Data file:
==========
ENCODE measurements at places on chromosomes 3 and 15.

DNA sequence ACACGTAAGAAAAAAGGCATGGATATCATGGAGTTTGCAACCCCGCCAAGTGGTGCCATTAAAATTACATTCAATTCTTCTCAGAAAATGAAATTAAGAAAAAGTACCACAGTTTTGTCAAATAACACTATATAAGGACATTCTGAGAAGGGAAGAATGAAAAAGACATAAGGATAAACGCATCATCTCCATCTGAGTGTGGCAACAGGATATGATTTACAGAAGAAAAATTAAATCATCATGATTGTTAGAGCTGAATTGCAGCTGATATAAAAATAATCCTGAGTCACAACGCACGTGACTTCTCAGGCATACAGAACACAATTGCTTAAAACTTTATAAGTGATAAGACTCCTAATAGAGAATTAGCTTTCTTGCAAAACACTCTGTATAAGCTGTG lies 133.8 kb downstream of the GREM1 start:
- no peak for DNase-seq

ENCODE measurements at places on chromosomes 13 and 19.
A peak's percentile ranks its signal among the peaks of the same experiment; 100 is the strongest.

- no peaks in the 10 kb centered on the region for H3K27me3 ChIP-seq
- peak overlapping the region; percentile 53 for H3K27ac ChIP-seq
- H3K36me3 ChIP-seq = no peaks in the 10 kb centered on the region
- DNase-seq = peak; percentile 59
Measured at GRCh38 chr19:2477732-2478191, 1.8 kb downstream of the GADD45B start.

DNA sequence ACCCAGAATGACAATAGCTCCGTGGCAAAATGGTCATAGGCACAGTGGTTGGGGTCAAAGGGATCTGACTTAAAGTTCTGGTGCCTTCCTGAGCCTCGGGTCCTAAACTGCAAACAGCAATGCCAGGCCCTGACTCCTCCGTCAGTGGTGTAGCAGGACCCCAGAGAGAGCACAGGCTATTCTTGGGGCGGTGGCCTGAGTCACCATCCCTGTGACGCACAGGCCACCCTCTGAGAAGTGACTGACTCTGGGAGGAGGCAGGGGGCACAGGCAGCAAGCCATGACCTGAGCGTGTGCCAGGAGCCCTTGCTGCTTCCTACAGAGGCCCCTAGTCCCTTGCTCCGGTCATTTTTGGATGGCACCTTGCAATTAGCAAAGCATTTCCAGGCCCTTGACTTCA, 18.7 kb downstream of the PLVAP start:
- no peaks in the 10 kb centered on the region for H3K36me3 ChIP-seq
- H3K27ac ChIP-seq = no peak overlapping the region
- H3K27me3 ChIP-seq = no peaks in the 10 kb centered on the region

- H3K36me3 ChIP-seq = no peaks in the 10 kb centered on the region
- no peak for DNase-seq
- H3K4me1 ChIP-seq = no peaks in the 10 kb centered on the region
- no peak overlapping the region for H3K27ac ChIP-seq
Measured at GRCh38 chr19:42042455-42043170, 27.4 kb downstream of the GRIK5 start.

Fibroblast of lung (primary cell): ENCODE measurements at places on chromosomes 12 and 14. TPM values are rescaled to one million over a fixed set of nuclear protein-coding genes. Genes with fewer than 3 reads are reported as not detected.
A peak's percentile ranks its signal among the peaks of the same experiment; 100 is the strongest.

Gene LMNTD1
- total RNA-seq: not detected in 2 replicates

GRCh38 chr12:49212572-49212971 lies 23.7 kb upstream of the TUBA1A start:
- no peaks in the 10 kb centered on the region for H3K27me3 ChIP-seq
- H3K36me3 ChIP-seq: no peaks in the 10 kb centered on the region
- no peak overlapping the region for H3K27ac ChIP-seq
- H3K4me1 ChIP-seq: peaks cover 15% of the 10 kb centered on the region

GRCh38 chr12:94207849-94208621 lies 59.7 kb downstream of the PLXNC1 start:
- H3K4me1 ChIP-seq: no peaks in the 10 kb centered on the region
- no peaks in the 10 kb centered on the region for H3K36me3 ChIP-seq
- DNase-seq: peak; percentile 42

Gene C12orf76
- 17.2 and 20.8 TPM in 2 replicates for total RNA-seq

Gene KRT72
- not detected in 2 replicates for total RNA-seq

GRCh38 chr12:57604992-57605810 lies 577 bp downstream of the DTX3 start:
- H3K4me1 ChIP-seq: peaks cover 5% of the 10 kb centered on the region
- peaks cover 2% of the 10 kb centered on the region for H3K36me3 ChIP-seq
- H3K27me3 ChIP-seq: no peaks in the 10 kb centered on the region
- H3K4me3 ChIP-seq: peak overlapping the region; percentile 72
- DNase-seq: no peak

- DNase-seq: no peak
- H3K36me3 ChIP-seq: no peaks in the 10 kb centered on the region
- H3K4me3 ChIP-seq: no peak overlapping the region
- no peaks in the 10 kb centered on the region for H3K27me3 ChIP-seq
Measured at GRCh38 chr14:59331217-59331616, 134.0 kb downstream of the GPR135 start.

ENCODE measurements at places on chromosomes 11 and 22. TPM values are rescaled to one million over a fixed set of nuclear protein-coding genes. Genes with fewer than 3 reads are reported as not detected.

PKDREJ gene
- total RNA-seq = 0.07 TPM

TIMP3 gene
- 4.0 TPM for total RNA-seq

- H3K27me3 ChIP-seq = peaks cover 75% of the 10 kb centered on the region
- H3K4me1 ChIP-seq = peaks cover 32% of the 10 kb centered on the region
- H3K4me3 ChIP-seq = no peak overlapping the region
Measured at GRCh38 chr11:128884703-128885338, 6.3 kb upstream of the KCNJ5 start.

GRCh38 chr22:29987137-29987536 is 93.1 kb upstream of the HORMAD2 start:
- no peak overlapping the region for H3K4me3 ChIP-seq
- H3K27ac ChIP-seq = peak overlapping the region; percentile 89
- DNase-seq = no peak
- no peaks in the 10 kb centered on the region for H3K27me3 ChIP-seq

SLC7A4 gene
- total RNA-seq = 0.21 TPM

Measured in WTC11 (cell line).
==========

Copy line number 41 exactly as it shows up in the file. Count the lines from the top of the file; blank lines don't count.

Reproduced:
- H3K4me3 ChIP-seq: peak overlapping the region; percentile 72